I know the police cause you trouble;
They cause trouble everywhere.
But when you die and go to heaven,
You won't find no policeman there.
-- Goebel Reeves, "Hobo's Lullabye"
Glenn Greenwald tells a harrowing tale of police-state tactics in Minneapolis, with armed security forces conducting Baghdad-like raids on the houses of activists, terrorizing many and arresting some for thought crimes -- such as "planning to cause a riot" -- and other bogus charges. The sweeps -- guided and aided by the federal government -- are designed to "ensure domestic tranquility" during the imminent Republican convention in the city. As Greenwald points out, not one of those who were shackled, arrested and hauled out at gunpoint had committed any crime whatsoever.
Heinous indeed, and entirely worthy of the anger that Greenwald marshals in his reports from the scene. But we must disagree with him on one crucial point: his repeated declaration that these incidents are "extraordinary." On the contrary, there is nothing at all remarkable about them. They are all of a piece with the similar tactics employed to cleanse the city of Denver of any unseemly expressions of old-fashioned, long-gone American liberties during the Democratic convention, where any protests that escaped the grotesque official "cage" set aside for them were strangled by militarized police and mass arrests.
Such tactics are not confined to major political events with "national security" implications -- i.e., the presence of afflatus-bloated muckity-mucks who must be spared the slightest confrontation with their crimes and complicities. They are now simply part and parcel of modern American society. Greenwald might be mistaken in regarding the Minnesota Monster Mash as "extraordinary," but he is certainly correct when he notes its deeper implications:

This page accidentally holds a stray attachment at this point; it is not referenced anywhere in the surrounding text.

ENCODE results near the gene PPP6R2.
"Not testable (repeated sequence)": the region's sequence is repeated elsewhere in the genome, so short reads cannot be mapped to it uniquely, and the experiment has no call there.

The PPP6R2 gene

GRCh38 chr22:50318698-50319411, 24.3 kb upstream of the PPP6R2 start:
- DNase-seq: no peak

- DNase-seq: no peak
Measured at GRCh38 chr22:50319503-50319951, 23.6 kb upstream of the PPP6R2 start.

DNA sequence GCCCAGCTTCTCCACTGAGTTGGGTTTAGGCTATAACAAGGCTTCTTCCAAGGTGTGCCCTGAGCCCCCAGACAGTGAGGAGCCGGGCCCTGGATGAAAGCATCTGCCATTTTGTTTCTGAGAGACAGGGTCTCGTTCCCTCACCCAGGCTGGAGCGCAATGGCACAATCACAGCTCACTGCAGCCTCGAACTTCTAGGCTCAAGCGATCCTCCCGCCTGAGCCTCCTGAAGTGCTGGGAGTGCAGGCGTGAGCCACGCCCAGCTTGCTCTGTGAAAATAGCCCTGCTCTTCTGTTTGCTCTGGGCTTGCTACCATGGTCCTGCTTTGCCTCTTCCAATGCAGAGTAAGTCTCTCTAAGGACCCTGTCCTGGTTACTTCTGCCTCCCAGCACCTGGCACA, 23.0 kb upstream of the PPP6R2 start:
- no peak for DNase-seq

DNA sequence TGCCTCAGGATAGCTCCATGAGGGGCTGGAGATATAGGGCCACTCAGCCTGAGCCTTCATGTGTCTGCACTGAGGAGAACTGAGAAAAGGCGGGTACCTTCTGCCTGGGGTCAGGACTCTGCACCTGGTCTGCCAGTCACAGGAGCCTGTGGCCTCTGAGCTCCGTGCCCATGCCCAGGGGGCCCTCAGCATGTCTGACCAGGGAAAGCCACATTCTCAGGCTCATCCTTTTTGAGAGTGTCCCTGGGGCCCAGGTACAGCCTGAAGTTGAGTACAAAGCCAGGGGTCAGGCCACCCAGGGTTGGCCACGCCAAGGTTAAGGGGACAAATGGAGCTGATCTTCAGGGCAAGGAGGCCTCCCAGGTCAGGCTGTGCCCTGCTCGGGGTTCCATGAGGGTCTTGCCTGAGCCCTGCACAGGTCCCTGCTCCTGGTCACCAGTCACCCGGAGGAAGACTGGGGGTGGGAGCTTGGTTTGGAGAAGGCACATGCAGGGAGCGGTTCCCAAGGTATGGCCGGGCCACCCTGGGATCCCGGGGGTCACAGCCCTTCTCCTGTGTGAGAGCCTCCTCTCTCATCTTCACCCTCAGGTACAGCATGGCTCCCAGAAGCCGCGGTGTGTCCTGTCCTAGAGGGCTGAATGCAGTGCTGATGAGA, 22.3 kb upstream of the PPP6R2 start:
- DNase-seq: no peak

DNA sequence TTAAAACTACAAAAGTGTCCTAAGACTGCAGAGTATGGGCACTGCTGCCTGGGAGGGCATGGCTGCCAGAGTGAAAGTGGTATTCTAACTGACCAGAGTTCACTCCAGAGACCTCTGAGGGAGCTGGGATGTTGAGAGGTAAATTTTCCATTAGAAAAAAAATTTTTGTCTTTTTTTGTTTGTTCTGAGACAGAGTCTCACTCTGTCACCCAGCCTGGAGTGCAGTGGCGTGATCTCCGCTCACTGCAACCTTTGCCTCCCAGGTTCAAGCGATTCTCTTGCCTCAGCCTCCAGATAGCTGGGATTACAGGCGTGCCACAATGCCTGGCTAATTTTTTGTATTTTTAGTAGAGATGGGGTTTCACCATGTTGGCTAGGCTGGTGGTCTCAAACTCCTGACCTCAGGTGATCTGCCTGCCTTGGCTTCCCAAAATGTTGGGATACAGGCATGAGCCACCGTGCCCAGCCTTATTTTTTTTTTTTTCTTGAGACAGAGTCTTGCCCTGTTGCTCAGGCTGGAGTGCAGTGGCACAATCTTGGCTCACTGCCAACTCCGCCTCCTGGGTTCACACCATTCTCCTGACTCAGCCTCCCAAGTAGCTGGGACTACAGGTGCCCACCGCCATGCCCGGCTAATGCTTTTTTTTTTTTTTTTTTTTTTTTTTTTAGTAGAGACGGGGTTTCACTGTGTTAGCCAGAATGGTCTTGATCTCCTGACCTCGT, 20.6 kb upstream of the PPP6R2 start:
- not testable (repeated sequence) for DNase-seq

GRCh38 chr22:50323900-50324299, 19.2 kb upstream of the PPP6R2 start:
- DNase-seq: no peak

As the recent "overhaul" of the 30-year-old FISA law illustrated -- preceded by the endless expansion of surveillance state powers, justified first by the War on Drugs and then the War on Terror -- we've essentially decided that we want our Government to spy on us without limits. There is literally no police power that the state can exercise that will cause much protest from the political and media class and, therefore, from the citizenry.
Beyond that, there is a widespread sense that the targets of these raids deserve what they get, even if nothing they've done is remotely illegal. We love to proclaim how much we cherish our "freedoms" in the abstract, but we despise those who actually exercise them. The Constitution, right in the very First Amendment, protects free speech and free assembly precisely because those liberties are central to a healthy republic -- but we've decided that anyone who would actually express truly dissident views or do anything other than sit meekly and quietly in their homes are dirty trouble-makers up to no good, and it's therefore probably for the best if our Government keeps them in check, spies on them, even gets a little rough with them.
After all, if you don't want the FBI spying on you, or the Police surrounding and then invading your home with rifles and seizing your computers, there's a very simple solution: don't protest the Government. Just sit quietly in your house and mind your own business. That way, the Government will have no reason to monitor what you say and feel the need to intimidate you by invading your home. Anyone who decides to protest -- especially with something as unruly and disrespectful as an unauthorized street march -- gets what they deserve.
Isn't it that mentality which very clearly is the cause of virtually everyone turning away as these police raids escalate against citizens -- including lawyers, journalists and activists -- who have broken no laws and whose only crime is that they intend vocally to protest what the Government is doing? Add to that the fact that many good establishment liberals are embarrassed by leftist protesters of this sort and wish that they would remain invisible, and there arises a widespread consensus that these Government attacks are perfectly tolerable if not desirable.
True enough. But Arthur Silber, among a few others, was there long ago, in numerous essays over the past few years. Of special note in this regard is a remarkable series sparked by the tasering of Andrew Meyer in 2007 -- a damning and revealing incident that quickly became a national joke ("Don't tase me, bro!") and, for the "left," a national embarrassment to be flushed away as soon as possible. But from this incident -- and the reactions to it -- Silber opened a seam of insights into a thoroughly corroded national consciousness. He also provides copious factual detail on the growing use of tasers as a means of social control (and official murder) by state authority -- a cancerous repression that has only spread and worsened in the ensuing months. From Silber (see original for links):